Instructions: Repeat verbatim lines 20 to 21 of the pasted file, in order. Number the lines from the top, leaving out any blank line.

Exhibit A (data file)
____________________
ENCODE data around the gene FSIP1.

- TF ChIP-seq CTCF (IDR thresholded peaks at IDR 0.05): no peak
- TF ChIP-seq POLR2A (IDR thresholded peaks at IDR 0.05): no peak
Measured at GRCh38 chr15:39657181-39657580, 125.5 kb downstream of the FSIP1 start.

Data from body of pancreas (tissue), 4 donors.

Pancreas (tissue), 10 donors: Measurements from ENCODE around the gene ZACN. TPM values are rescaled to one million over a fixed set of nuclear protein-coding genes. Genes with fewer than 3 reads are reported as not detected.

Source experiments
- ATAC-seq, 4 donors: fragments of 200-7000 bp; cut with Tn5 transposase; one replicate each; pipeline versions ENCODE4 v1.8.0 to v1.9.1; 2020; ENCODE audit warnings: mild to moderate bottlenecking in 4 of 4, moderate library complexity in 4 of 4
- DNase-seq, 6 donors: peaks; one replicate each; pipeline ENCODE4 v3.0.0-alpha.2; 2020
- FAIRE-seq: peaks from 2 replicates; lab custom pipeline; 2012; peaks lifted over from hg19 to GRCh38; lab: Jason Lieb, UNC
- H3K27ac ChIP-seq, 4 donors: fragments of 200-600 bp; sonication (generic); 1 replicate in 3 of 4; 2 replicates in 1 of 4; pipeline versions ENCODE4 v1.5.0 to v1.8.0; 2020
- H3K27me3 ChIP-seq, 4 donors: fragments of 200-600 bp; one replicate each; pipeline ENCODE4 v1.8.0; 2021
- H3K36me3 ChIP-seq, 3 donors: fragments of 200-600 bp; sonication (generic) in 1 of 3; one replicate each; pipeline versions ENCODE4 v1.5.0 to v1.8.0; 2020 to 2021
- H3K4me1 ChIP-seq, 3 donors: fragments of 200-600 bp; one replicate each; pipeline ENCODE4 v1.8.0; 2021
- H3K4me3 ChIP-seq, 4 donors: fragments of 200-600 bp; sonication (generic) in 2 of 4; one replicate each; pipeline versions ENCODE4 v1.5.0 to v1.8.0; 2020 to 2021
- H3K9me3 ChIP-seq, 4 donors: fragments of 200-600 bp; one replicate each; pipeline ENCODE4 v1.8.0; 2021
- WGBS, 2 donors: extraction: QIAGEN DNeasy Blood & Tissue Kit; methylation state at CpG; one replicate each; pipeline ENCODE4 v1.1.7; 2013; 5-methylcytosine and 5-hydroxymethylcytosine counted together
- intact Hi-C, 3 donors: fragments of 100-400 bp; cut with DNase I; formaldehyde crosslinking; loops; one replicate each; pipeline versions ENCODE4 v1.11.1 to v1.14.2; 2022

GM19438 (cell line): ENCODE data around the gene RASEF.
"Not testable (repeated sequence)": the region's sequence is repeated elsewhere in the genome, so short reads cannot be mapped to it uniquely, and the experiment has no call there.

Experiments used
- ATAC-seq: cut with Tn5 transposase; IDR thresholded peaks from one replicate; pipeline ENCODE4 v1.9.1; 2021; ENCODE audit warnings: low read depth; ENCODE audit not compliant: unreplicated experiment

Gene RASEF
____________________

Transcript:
"Not testable (repeated sequence)": the region's sequence is repeated elsewhere in the genome, so short reads cannot be mapped to it uniquely, and the experiment has no call there.

Experiments used